Review of Making Christian Counseling More Christ Centered by Rick W. Marrs

June 15, 2021

Marrs, Rick W. Making Christian Counseling More Christ Centered. Bloomington, IN: WestBow Press, 2019, pp.260, $19.95, softcover.


“Believe more.” “Pray more.” “Do more.” Law-centered counseling can accidentally burden the counselee with more guilt, shame, and depression. Christ-centered counseling, on the other hand, mitigates tribulation and motivates sanctification by centering the counselee in the forgiveness, love, and grace of Jesus Christ. By presenting a primer in the Christ-centered theology of Martin Luther and suggesting soul-care strategies that flow from that theology, Rick Marrs, Christian counselor, licensed psychologist, and professor at Concordia Seminary, St. Louis, aims to make Christian counseling more Christ-centered.

Luther’s Christ-centered theology comes packed in orthodox paradox. In Marrs’s manual, three of Luther’s paradoxes are especially unpacked and employed to help make Christian counseling more Christ-centered: (1) the bane and blessing of Anfechtung, (2) the distinction of Law and Gospel, and (3) the saint and sinner-hood of the Christian.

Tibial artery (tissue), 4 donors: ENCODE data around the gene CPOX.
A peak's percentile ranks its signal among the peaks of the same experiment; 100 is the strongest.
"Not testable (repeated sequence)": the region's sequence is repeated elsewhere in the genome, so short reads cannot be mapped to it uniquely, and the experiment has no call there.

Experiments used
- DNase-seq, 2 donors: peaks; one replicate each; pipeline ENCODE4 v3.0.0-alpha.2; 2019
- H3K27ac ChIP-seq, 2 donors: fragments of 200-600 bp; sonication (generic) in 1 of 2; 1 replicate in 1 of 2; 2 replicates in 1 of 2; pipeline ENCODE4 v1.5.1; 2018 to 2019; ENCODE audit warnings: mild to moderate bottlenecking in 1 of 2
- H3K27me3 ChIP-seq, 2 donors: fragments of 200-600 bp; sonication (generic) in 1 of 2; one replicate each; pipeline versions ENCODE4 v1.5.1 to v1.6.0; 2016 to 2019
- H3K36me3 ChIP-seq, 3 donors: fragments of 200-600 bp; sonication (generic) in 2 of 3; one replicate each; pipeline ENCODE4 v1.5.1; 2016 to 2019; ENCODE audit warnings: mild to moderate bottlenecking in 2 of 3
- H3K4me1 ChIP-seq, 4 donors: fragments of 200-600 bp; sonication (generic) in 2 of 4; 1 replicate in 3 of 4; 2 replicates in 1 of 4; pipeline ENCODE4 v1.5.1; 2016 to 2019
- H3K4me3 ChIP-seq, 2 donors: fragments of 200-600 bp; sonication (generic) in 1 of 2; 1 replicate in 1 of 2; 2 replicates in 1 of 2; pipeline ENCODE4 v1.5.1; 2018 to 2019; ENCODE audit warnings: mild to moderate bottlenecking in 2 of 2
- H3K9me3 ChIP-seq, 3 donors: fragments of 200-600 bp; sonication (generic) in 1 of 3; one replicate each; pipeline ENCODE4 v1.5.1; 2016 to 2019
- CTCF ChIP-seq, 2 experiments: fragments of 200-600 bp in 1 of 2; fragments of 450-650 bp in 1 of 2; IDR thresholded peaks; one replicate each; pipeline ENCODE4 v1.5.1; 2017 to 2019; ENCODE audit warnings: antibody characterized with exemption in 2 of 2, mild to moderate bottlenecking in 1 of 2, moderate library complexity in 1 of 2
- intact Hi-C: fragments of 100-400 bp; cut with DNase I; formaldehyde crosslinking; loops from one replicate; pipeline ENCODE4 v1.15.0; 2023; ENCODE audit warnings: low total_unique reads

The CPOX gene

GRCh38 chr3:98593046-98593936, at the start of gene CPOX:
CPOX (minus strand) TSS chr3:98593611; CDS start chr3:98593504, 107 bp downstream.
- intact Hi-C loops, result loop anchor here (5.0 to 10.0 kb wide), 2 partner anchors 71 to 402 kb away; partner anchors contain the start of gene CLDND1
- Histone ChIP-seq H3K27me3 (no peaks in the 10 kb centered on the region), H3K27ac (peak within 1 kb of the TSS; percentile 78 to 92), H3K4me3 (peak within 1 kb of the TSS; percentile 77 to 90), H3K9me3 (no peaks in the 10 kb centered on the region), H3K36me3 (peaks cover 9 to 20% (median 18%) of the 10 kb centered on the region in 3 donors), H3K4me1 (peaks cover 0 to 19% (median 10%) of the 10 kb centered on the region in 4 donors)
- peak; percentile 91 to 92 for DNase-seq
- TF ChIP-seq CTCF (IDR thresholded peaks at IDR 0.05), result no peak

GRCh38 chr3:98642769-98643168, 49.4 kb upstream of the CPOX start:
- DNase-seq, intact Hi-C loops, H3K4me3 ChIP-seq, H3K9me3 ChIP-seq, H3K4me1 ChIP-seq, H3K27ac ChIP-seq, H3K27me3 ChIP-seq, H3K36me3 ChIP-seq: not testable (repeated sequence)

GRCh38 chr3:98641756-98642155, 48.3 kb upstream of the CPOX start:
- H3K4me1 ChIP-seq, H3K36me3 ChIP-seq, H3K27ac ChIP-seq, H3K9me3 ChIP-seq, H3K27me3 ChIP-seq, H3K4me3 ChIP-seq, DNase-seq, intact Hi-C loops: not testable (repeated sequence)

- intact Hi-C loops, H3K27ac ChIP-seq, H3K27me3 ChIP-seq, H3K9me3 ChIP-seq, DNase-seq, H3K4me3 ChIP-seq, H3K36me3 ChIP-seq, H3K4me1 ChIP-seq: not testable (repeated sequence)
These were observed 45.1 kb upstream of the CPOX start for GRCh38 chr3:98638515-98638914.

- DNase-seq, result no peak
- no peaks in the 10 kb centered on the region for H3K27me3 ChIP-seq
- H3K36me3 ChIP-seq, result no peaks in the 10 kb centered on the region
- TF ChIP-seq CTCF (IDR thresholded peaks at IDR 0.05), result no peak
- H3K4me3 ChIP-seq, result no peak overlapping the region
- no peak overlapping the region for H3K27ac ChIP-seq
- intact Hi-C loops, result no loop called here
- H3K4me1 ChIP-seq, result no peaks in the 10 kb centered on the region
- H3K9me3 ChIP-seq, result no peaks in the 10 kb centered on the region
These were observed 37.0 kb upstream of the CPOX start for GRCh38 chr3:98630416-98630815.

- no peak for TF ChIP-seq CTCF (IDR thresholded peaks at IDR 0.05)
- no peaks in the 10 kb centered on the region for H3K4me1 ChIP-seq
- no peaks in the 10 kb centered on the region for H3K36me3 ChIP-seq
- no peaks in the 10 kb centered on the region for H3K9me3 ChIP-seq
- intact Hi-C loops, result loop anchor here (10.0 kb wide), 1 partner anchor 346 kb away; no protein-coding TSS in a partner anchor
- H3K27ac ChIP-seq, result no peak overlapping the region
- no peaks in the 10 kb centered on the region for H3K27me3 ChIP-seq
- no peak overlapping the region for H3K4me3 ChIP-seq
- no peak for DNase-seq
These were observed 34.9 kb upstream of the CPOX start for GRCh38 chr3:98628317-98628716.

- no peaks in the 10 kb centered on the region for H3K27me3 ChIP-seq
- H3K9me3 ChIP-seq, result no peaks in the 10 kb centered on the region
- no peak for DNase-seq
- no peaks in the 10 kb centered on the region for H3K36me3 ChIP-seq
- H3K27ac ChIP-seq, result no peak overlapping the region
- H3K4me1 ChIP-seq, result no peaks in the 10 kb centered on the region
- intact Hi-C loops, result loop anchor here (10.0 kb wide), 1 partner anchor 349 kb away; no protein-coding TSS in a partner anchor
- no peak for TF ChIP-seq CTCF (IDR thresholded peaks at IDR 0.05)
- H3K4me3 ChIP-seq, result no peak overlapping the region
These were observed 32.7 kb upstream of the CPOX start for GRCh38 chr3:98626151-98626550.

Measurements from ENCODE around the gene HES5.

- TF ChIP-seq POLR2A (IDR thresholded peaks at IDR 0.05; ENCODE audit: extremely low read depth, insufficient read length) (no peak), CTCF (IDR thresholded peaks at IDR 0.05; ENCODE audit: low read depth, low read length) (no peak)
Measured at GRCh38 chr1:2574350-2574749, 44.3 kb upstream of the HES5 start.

First, Marrs shines a needed light on Anfechtung, the lost locus of Luther. Whether we like it or not, human beings are creatures afflicted with Anfechtung, Luther’s favorite German word for temptation, trial and tribulation, guilt and shame, suffering and sorrow. Against a theology of glory or prosperity gospel, the devil, the world, and our sinful nature are constantly assaulting not only non-Christians but also Christians in both body and soul, consuming us in fear for both our lives and salvation (p. 26). Anfechtung is a bane. And yet Anfechtung is a blessing. Anfechtung not only drives human creatures to look for answers, meaning, and purpose (p. 27), but God also uses Anfechtung to drive us to Christ’s cross of forgiveness, life, and salvation (p. 58). One of the strategies Marrs recommends for counseling someone well-struggling with Anfechtung is well-chosen bibliotherapy. Marrs’s favorite is Luther’s Letters of Spiritual Counsel, edited by Theodore Tappert (1960). Luther himself, “arguably Christianity’s most famous depressive,” suffered life-long with melancholia, and Marrs reports about some counselees: “They found Luther’s descriptions of his own suffering, weaknesses, and struggles were similar to theirs, and they found his spiritual insights of the depressive struggle very edifying. They sometimes reported that Luther’s letters were more helpful than talking to their counselor” (p. 117). Anfechtung, with which all of us are infected, can paradoxically be both bane and blessing.